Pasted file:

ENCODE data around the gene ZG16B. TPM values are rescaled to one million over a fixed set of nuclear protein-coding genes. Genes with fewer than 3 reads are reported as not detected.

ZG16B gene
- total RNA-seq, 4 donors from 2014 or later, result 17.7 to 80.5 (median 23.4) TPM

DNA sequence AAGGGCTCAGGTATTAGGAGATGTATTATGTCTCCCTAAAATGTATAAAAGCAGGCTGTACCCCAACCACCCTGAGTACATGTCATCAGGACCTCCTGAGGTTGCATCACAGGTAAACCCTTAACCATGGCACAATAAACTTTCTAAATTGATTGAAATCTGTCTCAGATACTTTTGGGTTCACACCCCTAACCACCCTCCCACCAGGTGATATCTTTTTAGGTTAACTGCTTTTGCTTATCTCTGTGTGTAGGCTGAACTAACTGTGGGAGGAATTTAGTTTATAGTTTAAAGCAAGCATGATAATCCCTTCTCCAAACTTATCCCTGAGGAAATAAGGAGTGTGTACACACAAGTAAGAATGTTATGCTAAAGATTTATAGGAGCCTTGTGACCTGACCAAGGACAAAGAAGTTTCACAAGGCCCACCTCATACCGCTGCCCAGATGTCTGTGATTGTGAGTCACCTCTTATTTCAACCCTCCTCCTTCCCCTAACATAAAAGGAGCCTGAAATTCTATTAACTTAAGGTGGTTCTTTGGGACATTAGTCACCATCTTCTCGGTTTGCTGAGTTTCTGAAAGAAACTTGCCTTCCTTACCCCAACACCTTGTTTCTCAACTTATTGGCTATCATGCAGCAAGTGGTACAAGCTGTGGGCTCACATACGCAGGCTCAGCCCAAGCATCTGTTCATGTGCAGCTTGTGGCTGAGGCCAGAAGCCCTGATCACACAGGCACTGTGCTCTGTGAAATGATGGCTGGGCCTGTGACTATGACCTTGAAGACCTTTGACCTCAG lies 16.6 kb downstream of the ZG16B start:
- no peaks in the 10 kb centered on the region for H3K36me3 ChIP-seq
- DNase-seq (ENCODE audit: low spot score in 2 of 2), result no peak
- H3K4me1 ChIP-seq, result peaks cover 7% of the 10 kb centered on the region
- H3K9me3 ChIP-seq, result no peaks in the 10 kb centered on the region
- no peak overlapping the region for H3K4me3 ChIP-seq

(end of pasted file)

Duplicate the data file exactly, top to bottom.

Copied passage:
ENCODE data around the gene ZG16B. TPM values are rescaled to one million over a fixed set of nuclear protein-coding genes. Genes with fewer than 3 reads are reported as not detected.

ZG16B gene
- total RNA-seq, 4 donors from 2014 or later, result 17.7 to 80.5 (median 23.4) TPM

DNA sequence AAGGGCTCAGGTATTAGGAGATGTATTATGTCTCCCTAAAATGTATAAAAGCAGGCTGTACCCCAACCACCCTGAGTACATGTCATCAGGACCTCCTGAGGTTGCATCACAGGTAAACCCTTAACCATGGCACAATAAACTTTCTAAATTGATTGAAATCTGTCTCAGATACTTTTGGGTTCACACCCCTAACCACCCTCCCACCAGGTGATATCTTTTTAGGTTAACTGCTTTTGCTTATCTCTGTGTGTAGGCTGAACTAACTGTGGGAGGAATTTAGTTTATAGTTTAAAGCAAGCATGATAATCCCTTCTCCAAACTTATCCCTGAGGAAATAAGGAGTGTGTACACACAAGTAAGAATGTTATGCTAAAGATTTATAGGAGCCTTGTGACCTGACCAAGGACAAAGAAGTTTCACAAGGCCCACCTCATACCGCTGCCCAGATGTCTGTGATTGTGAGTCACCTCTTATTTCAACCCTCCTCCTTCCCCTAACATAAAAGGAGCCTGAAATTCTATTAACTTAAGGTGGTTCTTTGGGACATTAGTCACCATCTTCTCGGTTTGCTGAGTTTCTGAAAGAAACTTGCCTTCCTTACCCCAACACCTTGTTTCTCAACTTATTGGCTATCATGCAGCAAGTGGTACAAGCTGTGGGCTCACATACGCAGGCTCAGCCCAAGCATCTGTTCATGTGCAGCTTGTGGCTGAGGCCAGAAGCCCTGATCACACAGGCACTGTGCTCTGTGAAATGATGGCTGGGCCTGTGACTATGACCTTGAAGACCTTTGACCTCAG lies 16.6 kb downstream of the ZG16B start:
- no peaks in the 10 kb centered on the region for H3K36me3 ChIP-seq
- DNase-seq (ENCODE audit: low spot score in 2 of 2), result no peak
- H3K4me1 ChIP-seq, result peaks cover 7% of the 10 kb centered on the region
- H3K9me3 ChIP-seq, result no peaks in the 10 kb centered on the region
- no peak overlapping the region for H3K4me3 ChIP-seq